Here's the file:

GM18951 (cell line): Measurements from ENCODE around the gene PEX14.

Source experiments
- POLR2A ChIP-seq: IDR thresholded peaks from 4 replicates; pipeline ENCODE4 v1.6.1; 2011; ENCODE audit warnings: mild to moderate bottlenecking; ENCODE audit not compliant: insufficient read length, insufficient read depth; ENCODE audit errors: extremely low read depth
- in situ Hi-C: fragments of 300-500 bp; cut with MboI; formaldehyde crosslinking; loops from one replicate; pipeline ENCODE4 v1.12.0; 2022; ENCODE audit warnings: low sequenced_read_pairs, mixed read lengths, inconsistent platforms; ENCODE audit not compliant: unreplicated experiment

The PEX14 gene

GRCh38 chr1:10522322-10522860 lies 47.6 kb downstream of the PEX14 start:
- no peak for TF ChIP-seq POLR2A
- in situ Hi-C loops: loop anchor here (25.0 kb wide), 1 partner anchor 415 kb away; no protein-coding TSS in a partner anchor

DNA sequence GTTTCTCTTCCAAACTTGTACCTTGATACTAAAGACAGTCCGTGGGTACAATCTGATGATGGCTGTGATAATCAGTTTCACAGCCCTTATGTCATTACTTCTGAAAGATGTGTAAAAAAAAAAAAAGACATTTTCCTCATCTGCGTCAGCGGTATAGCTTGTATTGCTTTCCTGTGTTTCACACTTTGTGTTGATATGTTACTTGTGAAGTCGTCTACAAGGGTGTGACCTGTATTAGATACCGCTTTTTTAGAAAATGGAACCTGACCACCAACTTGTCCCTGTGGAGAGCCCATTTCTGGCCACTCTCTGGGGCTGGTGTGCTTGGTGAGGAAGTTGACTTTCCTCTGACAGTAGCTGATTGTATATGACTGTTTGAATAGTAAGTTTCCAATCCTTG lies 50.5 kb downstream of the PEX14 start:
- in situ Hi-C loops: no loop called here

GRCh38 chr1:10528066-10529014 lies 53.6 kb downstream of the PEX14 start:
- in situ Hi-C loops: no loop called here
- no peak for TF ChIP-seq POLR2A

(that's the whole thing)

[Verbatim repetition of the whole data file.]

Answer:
GM18951 (cell line): Measurements from ENCODE around the gene PEX14.

Source experiments
- POLR2A ChIP-seq: IDR thresholded peaks from 4 replicates; pipeline ENCODE4 v1.6.1; 2011; ENCODE audit warnings: mild to moderate bottlenecking; ENCODE audit not compliant: insufficient read length, insufficient read depth; ENCODE audit errors: extremely low read depth
- in situ Hi-C: fragments of 300-500 bp; cut with MboI; formaldehyde crosslinking; loops from one replicate; pipeline ENCODE4 v1.12.0; 2022; ENCODE audit warnings: low sequenced_read_pairs, mixed read lengths, inconsistent platforms; ENCODE audit not compliant: unreplicated experiment

The PEX14 gene

GRCh38 chr1:10522322-10522860 lies 47.6 kb downstream of the PEX14 start:
- no peak for TF ChIP-seq POLR2A
- in situ Hi-C loops: loop anchor here (25.0 kb wide), 1 partner anchor 415 kb away; no protein-coding TSS in a partner anchor

DNA sequence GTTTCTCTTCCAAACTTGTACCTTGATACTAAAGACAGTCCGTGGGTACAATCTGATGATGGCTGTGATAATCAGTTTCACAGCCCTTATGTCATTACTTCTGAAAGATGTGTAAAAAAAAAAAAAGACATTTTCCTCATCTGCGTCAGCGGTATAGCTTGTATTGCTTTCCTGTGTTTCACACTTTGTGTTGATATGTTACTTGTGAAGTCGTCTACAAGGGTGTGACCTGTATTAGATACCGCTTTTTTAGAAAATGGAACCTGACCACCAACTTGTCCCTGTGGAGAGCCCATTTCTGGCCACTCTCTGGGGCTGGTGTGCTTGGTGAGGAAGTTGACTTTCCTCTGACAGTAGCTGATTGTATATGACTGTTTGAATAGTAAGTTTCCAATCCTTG lies 50.5 kb downstream of the PEX14 start:
- in situ Hi-C loops: no loop called here

GRCh38 chr1:10528066-10529014 lies 53.6 kb downstream of the PEX14 start:
- in situ Hi-C loops: no loop called here
- no peak for TF ChIP-seq POLR2A